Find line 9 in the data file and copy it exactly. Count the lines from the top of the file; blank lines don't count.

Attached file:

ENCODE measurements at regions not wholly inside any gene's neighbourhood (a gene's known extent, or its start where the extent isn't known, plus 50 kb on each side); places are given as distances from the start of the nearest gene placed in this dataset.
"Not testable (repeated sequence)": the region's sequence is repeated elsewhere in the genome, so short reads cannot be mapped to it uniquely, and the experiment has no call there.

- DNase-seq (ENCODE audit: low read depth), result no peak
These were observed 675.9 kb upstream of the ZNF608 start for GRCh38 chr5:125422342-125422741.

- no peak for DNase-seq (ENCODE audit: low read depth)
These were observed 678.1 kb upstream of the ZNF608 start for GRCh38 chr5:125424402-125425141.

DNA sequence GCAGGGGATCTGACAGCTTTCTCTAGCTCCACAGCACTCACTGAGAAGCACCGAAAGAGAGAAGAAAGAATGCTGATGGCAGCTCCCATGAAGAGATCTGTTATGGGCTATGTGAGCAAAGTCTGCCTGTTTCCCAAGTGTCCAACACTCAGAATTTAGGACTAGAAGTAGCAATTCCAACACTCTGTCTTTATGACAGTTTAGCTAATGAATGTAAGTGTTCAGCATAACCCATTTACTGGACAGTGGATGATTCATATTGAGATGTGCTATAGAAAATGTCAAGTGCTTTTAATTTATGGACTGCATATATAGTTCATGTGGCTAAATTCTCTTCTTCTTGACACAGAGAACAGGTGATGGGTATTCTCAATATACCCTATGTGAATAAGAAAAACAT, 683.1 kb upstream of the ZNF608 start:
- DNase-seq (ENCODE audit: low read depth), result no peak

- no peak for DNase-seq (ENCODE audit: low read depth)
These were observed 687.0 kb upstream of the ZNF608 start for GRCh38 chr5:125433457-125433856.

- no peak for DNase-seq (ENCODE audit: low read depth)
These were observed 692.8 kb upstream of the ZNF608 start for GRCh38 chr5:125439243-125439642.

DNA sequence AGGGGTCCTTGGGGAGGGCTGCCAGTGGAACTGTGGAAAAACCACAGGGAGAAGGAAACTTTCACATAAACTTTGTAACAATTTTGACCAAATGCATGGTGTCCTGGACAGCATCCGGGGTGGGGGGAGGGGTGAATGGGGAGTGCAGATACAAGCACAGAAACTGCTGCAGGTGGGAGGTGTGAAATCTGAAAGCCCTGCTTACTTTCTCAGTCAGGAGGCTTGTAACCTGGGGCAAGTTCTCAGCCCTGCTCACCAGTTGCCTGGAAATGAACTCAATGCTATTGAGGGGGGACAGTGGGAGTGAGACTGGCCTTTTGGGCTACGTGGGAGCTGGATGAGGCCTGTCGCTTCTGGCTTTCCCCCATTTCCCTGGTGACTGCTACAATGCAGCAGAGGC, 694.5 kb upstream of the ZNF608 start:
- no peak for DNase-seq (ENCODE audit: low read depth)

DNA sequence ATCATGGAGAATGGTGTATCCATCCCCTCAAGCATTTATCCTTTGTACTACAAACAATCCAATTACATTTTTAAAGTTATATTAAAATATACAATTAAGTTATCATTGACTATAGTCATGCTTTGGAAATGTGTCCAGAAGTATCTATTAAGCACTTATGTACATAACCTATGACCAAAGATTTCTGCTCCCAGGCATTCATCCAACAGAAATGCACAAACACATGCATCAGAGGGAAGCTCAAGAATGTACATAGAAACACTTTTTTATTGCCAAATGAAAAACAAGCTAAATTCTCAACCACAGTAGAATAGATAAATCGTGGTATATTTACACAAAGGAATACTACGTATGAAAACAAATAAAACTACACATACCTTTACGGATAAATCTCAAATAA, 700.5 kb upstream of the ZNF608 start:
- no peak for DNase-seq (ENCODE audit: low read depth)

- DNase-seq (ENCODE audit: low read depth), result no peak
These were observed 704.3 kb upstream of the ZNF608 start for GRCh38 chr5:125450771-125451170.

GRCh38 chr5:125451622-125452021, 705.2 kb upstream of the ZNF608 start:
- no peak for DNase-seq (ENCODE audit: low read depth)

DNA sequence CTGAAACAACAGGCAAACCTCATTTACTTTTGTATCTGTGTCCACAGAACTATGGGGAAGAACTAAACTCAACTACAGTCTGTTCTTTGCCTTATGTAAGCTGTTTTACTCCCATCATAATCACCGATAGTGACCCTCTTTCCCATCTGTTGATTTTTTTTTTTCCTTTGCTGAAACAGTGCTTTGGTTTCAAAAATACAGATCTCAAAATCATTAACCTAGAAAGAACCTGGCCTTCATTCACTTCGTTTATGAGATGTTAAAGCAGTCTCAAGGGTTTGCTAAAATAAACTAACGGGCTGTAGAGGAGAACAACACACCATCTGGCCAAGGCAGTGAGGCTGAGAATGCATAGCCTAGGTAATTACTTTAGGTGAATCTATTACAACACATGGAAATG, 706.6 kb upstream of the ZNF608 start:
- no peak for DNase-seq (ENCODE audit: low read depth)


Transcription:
- no peak for DNase-seq (ENCODE audit: low read depth)